Craigellachie's oldest, non-collectable whisky.
Craigellachie's oldest, non-collectable whisky.
Image: Supplied

The genesis of a great idea is often mysterious. An apple falls on Isaac Newton’s head, he discovers gravity; the spark of stone on stone leads to the first tools; and one man’s sticky bit of paper is another man’s Post-it.

I mention this because I’m trying to imagine what went through the minds of the master whisky makers at Craigellachie as they deliberated on what to do with their cask of 51-year-old single malt.

One of them might have said it didn’t matter as long as they didn’t copy their famous neighbour. The discussion would have taken on a darker hue at the mention of The Macallan, just across the River Spey.

At this point, a quick dram of the 13-year-old Craigellachie does the rounds. It settles the nerves that always accompany a momentous decision and there is a moment of silence as the group savour the spirit’s distinctive brooding nature, its signature pineapple flavours with just a hint of cordite.

The smoke lingers and swirls about the bad boys of Speyside, only to be suddenly cut by the group’s only pragmatist, who points out that The Macallan has just released 200 bottles of a 50-year-old at £25,000 a bottle.

Big money is clearly at stake. Again, there is a moment of silence, and then the beginnings of a counter argument appear in the form of a 17-year-old Craigellachie dram.

They sit and mull its silky fruit flavours, and marvel at how the hard muscularity of the 13-year-old has tamed into a smoky liquorice, sweet and strange.

I like to think one of the group then takes a generous dram off into the Scottish gloaming. He wanders onto the rocky cliff from which the distillery gets its name, and looks out across the Spey at the distant lights of The Macallan.

Global Single Malts ambassador from the Bacardi group, Georgie Bell, pours a dram of Craigellachie 51.
Global Single Malts ambassador from the Bacardi group, Georgie Bell, pours a dram of Craigellachie 51.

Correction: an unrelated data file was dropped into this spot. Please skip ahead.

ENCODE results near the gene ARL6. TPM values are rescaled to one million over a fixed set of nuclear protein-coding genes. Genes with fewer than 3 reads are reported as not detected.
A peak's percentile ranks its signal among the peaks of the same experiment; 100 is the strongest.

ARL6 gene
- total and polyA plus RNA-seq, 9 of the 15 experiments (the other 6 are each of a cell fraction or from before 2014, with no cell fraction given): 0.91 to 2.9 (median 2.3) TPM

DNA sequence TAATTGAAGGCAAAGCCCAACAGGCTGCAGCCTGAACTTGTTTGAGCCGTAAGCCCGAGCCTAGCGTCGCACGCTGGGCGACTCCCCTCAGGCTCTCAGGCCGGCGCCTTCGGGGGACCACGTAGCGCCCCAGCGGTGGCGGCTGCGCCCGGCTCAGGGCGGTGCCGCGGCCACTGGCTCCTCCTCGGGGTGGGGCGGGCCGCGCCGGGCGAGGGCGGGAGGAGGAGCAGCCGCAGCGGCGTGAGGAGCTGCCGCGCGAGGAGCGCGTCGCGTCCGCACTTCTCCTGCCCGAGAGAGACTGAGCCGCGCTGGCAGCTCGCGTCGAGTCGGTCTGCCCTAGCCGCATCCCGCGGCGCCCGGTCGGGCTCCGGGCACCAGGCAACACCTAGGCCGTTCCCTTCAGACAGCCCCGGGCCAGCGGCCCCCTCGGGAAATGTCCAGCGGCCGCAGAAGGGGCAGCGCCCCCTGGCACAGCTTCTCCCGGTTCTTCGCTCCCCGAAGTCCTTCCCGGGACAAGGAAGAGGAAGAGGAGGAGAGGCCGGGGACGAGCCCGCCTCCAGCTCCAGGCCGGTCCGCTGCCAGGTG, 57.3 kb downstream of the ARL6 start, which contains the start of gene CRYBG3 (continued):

Image: Supplied

He thinks about how this promontory leads back into the hills and the history of Craigellachie, about how it was once described as an “old-fashioned spirit” way back in 1891.

He thinks about the distillery’s famous founder, who once owned Islay’s smoky Lagavulin and then later the famous White Horse. He chuckles to himself when he remembers how, during the Prohibition, the whisky was so medicinal it was classified as a medicine and could be obtained on a doctor’s prescription.

And then he walks slowly back to the old masters and lays his idea on them. He tells them that Craigellachie should do something totally unheard of, something that truly captures the essence of the distillery.

He suggests they put their 51-year-old single malt into 51 bottles and make it the “world’s most uncollectable, collectable whisky”. And that they do this by giving it away for free.

And so the idea of Bar 51 is born, a travelling pop-up that will tour the world to bring 1,000 drams to 1,000 whisky lovers.

To celebrate this epiphany, a single dram of 51-year-old Craigellachie is raised in celebration to the still wild Scottish night. It is beautifully strange, the pineapple now complicated into something more nuanced … a ripeness that seems inhabited by the ghostly presence of a spirit only just of this world.

• Craigellachie’s round-the-world pop-up bar, Bar 51, lands in Johannesburg on November 20 and 21 and in Cape Town on November 27 and 27. Both offer you a chance to taste this 51-year-old whisky along with the 13 and 17 year old younger spirits. For more details visit:

This article was originally published by the Business Day.

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